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Backpacking with Charles

When I turned 80, my son Charles then 56, invited me backpacking. I jumped at the chance to spend time with him hiking through the woods. What could be better? We haven’t always been on good terms, in fact, I’d say we’ve had a rough time of it over the years, starting when he was just a baby. I was 23 when he was born and his brother was 2. We were all thrilled to welcome him and expected another mild-tempered son like his brother. Well, Charles was an alert little guy who slept far less than he yelled. We had an old-fashioned rocking cradle we placed in the living room where I spent many a night pushing it groggily back and forth, not wanting to wake his brother or med-student dad. And he needed casts on both legs after the first week to correct a turned in ankle. When I’d lift him from the cradle, the casts would clunk loudly and he would cry with gusto.

He was so cute, however, that when photos were taken at a few months, we kept all the proofs and framed them. I have them hanging in my office to this day. His brother loved/hated him, kissing and bopping him on the head. When the casts came off, he needed shoes, two left shoes instead of a pair. Luckily there was a shop in Philly that catered to parents with just such a need. From kindergarten on, I met with teachers who either adored him or found him impossible—there seemed to be an equal number of each. In 7th grade, one young woman had had her fill and she shoved a piece of paper under my nose. During typing class, Charles had typed Mrs. Gordon has big boobs 20 times. I laughed out loud, but she didn’t. Once he had his driver’s license, several cars were totaled, mine among them complete with a batch of student papers that couldn’t be extracted from the accordioned mess. “I was just parked for a minute on Pacific Coast highway and this guy in a Cadillac was drunk and . . . “ I thanked god that he survived. The divorce and my coming out as a lesbian did nothing to help our relationship, ragged as it was. It took years of his being on his own, carving out a successful business for himself, for us to reach some kind of respect for each other. I always adored him and I think he always loved me, but oh it was hard. He would call now and then and when I would pick up, he would say “Joan Robins?” in a loud voice. I can’t remember him calling me mom during those long years. But now at last we had reached some kind peace. We both loved hiking, nature, gadgets, adventure. So here we were, about to go backpacking. I was thrilled.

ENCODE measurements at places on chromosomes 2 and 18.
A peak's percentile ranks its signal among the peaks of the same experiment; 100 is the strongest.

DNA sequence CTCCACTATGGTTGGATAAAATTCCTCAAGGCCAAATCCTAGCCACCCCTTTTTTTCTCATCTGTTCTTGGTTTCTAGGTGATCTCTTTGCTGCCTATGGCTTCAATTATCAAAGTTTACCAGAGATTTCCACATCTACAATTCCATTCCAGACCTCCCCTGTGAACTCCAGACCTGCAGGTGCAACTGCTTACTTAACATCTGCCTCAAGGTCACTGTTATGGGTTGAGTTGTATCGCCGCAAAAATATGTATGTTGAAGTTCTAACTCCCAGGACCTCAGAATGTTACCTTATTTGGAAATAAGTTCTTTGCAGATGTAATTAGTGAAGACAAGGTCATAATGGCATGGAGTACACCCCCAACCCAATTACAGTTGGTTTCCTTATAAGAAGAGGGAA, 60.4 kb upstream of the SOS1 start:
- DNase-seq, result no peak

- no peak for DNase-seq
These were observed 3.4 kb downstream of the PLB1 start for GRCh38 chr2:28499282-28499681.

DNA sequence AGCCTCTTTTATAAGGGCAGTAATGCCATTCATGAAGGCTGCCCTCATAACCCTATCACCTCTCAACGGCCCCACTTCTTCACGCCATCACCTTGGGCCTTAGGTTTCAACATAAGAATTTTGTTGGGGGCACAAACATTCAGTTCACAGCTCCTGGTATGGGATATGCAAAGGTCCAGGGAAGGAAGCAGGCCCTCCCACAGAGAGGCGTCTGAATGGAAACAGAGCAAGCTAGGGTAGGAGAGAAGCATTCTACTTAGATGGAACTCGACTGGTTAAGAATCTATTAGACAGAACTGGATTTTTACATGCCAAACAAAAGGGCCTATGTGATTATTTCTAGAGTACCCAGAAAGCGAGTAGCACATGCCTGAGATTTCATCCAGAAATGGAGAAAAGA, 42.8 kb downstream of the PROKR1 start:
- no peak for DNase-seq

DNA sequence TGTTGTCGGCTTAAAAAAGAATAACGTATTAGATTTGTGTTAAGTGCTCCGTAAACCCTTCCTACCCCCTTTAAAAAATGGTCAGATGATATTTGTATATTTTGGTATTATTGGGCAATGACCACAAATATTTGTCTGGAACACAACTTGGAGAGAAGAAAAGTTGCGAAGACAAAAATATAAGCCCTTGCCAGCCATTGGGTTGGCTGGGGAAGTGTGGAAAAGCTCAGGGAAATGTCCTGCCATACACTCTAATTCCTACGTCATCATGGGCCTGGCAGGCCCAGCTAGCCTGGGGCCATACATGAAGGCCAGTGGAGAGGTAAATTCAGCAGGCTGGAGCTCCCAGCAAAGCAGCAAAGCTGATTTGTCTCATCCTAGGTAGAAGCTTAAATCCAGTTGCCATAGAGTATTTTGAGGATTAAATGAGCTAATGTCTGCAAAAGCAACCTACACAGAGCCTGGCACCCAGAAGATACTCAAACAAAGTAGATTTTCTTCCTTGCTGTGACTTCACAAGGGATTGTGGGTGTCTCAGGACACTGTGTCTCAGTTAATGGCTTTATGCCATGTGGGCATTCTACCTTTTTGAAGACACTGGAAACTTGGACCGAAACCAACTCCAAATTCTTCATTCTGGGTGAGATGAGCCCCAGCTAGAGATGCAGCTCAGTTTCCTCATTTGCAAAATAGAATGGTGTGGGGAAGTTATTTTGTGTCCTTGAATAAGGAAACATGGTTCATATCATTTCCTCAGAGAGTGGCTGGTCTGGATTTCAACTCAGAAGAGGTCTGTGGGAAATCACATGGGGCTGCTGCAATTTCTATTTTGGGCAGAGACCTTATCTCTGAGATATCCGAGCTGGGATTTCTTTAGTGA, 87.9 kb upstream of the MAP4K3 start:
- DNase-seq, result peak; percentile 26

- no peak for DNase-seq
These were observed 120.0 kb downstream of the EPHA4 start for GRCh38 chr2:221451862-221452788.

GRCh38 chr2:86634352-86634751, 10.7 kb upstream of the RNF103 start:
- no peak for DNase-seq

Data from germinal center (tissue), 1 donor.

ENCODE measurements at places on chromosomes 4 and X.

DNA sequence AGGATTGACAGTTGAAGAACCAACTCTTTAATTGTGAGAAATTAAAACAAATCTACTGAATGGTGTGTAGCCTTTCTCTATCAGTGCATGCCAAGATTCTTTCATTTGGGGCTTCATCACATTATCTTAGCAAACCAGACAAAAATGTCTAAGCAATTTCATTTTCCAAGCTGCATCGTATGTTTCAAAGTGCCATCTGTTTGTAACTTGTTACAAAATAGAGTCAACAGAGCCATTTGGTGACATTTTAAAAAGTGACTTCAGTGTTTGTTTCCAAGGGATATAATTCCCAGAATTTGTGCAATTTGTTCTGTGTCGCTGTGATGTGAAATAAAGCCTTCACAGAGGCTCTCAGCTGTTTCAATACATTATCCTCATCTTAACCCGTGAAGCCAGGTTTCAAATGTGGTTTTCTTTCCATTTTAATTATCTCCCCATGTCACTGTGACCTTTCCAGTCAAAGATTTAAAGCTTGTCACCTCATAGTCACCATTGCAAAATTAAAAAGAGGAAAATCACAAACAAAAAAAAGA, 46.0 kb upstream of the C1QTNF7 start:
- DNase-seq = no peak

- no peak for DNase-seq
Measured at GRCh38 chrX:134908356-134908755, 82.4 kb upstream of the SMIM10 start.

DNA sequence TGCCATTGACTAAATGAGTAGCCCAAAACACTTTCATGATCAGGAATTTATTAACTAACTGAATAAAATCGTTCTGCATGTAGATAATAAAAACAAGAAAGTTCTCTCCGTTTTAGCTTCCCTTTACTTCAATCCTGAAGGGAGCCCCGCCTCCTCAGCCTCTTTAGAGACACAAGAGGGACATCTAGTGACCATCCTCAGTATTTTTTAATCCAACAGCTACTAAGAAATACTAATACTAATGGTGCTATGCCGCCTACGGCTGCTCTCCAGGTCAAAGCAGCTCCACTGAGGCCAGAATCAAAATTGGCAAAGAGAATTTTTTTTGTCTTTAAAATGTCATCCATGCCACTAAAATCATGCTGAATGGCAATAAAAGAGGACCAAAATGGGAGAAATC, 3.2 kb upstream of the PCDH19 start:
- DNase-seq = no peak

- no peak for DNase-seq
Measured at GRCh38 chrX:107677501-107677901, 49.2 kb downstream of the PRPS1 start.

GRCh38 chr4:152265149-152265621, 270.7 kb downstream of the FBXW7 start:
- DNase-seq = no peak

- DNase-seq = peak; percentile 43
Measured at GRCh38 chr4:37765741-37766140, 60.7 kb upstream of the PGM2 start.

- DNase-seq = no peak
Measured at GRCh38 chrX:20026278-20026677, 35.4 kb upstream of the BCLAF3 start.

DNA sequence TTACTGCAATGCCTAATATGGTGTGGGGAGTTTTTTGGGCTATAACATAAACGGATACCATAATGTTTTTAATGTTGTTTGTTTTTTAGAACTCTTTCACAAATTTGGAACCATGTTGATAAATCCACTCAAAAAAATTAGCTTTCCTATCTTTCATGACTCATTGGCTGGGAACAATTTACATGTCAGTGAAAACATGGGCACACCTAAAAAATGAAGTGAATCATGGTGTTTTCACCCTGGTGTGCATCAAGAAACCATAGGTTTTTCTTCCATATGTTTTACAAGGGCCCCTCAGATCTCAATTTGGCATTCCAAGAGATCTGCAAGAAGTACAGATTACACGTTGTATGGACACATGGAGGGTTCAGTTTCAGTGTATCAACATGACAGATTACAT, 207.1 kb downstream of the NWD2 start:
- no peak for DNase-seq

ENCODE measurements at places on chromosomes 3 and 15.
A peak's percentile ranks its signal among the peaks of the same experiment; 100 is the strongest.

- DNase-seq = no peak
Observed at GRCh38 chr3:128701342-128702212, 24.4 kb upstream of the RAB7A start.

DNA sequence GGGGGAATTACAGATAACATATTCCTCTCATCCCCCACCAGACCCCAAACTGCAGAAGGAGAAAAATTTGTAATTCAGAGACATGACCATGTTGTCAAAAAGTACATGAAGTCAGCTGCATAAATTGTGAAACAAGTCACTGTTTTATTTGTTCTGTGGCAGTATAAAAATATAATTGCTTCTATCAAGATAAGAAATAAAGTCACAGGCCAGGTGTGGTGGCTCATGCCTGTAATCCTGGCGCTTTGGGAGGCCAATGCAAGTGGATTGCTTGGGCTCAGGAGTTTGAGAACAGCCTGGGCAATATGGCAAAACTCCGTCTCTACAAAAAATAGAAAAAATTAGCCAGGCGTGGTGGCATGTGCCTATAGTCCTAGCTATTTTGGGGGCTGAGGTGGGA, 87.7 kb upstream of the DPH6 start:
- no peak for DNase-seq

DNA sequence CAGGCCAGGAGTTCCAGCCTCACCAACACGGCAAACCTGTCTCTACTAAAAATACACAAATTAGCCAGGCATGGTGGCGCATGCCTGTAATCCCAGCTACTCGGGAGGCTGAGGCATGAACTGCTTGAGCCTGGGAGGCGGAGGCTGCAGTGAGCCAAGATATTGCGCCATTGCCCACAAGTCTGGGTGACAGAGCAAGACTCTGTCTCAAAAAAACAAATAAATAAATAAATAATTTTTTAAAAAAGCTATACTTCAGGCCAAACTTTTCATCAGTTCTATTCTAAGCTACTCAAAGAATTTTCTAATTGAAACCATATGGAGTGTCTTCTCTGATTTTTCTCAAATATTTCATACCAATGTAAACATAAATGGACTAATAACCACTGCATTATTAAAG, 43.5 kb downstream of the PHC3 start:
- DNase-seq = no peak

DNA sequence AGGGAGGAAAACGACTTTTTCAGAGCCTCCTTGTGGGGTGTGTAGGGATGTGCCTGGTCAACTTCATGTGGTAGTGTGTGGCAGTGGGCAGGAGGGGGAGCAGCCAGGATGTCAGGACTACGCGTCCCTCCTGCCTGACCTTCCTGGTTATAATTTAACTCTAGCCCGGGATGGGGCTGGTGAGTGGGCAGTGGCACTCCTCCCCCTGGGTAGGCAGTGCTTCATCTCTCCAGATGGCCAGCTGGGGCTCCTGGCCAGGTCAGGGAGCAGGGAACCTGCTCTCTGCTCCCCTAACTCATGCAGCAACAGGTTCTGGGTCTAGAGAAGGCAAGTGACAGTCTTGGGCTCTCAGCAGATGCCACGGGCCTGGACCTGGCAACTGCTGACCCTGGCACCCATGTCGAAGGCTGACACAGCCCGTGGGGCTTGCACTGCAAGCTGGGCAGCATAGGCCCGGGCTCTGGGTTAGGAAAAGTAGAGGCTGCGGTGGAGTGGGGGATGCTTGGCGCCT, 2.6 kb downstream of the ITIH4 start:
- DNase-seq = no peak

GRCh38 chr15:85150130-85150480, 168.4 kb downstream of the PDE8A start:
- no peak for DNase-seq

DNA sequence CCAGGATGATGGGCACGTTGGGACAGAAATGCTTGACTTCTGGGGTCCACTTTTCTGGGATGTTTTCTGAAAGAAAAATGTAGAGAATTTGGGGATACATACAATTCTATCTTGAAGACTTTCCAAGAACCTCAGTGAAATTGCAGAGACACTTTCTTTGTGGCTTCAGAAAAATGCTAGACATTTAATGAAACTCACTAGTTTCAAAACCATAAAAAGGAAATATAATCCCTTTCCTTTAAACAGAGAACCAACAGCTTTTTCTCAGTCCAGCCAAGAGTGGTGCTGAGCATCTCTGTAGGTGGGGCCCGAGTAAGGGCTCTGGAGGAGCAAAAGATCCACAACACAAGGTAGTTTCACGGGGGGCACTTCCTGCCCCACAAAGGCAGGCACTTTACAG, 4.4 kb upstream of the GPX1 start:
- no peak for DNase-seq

I borrowed a light-weight pack and gear from a friend, followed Charles’ detailed instructions for what to pack and how, and was finally ready. My only worry, my 3 year old grandnephew Caden had managed to sneeze directly in my face while I was tying his shoe. We got to Lassen Park and prepared to leave—Charles’ pack was twice as heavy as mine; he carried all the food. I carried my camera.

We started out at Butte Lake and I wondered if I could really do it. The ground was sandy and cindery, not easy walking. But somehow, with his encouragement, I made it to our first camp site. Within minutes he had his tent up and mine as well.

And then he went about the business of purifying water

and getting ready to cook a meal. I wandered around with my camera and he literally did all the work. Not bad! I loved watching him lose himself zen-like in the many tasks and stored away this new view of my son. We were easy with each other, chatting away or not talking at all. The meal was good, I was exhausted and fell into my tent gratefully. In the middle of the night I awoke shivering. My friend’s sleeping bag was not sufficient for the 39 degree night. I put on all my clothes and tried to doze. I started sneezing. By sunrise I had a full-fledged cold. Once packed and ready to hike, I felt a little better and we made it to Snag Lake but all the camp sites seemed taken. On we trudged. Finally we found a spot and again, Charles at work, Mom at rest, dinner delicious (stroganoff in a bag). Charles traded sleeping bags with me and I was fine. I couldn’t breathe, my nose completely stuffed, but I must have slept. We were on the home stretch the next day. Charles wanted to climb Cinder Cone and off we went. He wound up far ahead of me often, and waited patiently for me to catch up.

When we reached Cinder Cone, I sent him off with a sigh of relief, and sat under a tree, watching both our packs and watching for wildlife.

We made it to our car and I was jubilant! Looking back, it was a superb trip, the cold included.

A few days after we got home, Charles called. He had a terrible cold, but we were both still thrilled about our trip.

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